Emergency PreparednessSurvival ToolsWilderness Survival

Go Beyond the Survival Essentials

Having some basic survival essential items with you when you’re outdoors is a must and the key to outdoor success. The items you have with you should provide for your basic needs while out and about, both while things are going according to plan and when things get hairy. But the 10 essentials are the bare necessities and a good kit should carry you above and beyond the minimum requirements. Here, we’ll discuss what you should add to your outdoor kit if you haven’t done so already.

First, as a refresher, here’s the 10 essential survival items and what they are comprised of. Take note, a cell phone is not considered an essential.

  1. Navigation (map and compass, GPS with extra batteries),
  2. Sun protection (sunglasses and sunscreen)
  3. Insulation (extra clothing)
  4. Illumination (headlamp/flashlight)
  5. First-aid supplies
  6. Fire (waterproof matches/lighter/ferro rod and striker)
  7. Repair kit and tools (tape, patching, thread, etc.)
  8. Nutrition (extra food)
  9. Hydration (extra water)
  10. Emergency shelter (tarp, emergency blanket, bivy sack)

These items can get you to where you need to go and also get you out alive if something goes wrong. But there are some things to add that can aid in your endeavors whether it’s a day hike or a week-long trip.

  • Knife – This can be a fixed blade or a strong folder. This will help you with anything from building shelter, preparing firewood or self-defense. I prefer a fixed blade over anything and will also carry a folder at times. I don’t carry an axe or hatchet due to personal preference. A multitool of some kind will also aid you in making repairs to clothing, sewn gear and hardware. As with any addition to your kit, take weight into consideration when packing.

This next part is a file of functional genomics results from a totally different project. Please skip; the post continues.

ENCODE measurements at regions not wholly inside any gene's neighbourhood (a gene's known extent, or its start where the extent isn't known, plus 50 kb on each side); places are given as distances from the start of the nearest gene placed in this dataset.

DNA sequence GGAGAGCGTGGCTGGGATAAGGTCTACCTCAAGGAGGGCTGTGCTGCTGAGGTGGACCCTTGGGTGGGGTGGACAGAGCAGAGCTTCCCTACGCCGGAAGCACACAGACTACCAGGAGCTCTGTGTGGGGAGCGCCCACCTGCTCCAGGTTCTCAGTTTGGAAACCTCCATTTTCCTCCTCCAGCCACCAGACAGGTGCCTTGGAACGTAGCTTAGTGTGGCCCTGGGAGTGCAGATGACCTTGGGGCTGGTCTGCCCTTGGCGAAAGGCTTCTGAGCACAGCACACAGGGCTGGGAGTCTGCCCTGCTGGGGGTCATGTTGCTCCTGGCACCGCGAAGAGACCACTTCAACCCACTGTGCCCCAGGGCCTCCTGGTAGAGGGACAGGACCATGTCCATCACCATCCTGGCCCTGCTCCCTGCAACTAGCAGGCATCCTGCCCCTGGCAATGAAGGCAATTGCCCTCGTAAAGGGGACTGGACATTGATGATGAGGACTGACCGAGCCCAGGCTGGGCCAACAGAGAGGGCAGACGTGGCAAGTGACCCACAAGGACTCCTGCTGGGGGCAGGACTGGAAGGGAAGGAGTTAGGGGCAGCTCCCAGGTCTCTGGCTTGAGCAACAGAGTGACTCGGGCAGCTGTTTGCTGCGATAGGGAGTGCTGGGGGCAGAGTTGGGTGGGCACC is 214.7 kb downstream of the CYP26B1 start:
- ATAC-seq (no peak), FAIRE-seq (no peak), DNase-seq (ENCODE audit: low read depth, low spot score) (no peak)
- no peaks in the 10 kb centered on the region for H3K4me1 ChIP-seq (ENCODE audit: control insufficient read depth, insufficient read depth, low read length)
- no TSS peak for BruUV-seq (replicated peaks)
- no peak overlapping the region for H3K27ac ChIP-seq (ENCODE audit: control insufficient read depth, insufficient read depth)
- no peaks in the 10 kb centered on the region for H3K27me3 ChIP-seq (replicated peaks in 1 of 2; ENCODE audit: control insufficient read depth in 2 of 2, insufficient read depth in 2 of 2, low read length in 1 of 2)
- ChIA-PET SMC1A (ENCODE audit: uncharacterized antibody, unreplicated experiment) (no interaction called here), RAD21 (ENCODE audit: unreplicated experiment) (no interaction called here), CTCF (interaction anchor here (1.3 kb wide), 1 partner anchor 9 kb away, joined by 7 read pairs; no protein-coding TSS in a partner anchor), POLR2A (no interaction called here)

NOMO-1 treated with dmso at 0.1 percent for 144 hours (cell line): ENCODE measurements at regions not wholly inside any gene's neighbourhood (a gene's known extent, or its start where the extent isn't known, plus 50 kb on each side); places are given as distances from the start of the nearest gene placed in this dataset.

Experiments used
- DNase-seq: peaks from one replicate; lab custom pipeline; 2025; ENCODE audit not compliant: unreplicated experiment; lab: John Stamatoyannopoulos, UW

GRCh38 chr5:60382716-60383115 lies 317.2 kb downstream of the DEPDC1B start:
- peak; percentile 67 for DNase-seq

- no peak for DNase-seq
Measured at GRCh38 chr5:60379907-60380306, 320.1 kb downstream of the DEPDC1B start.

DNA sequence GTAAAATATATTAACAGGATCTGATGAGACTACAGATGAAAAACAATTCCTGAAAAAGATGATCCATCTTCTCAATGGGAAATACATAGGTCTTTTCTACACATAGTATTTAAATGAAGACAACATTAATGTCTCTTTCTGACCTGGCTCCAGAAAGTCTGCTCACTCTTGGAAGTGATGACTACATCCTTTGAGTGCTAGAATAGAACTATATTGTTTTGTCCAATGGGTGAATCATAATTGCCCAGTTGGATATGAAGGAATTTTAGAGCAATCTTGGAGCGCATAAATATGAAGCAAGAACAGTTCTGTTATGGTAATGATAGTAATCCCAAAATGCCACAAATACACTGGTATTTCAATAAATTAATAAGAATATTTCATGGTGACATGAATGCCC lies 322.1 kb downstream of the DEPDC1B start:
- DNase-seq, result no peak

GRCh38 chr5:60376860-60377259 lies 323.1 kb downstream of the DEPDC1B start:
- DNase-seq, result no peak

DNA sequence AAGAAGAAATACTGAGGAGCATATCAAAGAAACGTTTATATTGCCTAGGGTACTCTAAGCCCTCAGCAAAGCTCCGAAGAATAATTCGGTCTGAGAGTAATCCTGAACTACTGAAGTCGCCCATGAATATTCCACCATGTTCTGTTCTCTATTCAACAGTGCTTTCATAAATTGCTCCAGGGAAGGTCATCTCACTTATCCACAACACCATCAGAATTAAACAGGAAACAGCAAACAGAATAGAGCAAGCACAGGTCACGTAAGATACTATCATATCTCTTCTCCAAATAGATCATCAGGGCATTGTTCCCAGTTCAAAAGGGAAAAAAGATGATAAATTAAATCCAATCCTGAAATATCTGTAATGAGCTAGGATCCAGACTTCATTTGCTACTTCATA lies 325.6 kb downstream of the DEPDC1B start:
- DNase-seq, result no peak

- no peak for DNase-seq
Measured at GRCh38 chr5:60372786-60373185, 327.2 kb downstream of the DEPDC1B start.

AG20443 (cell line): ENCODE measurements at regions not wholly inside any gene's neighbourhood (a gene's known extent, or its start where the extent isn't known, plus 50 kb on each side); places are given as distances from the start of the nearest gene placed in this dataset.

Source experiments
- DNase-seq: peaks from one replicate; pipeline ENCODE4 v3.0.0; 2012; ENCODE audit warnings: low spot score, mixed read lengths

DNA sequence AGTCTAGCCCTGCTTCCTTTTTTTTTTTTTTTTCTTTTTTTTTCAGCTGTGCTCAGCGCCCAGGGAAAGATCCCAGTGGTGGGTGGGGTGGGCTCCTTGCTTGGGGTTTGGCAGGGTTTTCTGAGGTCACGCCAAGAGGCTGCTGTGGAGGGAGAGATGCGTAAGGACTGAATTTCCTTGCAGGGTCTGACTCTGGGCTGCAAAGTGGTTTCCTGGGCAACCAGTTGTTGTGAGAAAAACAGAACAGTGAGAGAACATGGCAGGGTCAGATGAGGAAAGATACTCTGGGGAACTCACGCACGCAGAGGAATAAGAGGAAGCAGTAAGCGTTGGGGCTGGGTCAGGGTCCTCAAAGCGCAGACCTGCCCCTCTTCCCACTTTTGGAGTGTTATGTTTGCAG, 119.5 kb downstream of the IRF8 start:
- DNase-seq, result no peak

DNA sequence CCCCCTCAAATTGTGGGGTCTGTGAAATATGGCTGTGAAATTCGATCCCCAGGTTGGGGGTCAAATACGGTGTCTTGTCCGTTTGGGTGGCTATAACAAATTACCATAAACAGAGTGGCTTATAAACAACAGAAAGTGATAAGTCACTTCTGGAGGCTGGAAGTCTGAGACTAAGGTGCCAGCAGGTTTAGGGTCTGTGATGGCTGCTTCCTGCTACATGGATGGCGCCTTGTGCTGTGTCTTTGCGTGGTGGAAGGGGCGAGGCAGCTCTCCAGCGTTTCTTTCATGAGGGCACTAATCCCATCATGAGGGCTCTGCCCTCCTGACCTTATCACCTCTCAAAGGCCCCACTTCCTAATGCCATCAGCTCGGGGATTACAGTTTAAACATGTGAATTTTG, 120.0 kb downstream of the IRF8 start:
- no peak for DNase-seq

• Communication – A cell phone will do as long as it’s only used for communication and not navigation, photography or light. Battery life can drain quickly if the phone is used for anything other than emergency communication. Consider an extra power source or solar charger for extended trips. If you’re far in the backcountry and cell service is out of the question, an emergency locator beacon can be a good way to alert emergency teams to your position. Satellite phones are also an option, albeit an expensive one.
  • Cordage – A good length of 550 paracord can aid in several of the 10 essential systems. The individual strands can be used for fishing line if needed as well as for sewing up torn items. 550 cord can also be used to securely rig a tarp shelter or tie a debris shelter together against an anchor.
  • Water Purification – If your water runs out, you may need more in order to make it out of a survival situation. Not taking proper care of your water will leave you exposed to illness. Carry at least one method of purifying and cleaning water whether it’s a chemical treatment, UV light or cook pot for boiling.
  • Add your own! Your adventure will require its own equipment. Take a look at your kit and see what can be added to help you in the outdoors. Let us know in the comments what you consider your essential survival items.
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Rick Lindfors

Rick Lindfors

Rick Lindfors joined the Shadow Fox team in June 2015. He is a member of Eugene Mountain Rescue, a specialized team in the Lane County Sheriff’s Office Search and Rescue Program. Rick also spent several years as a professional snowboard instructor and was a captain of the University of Oregon Freestyle Ski and Snowboard Team.

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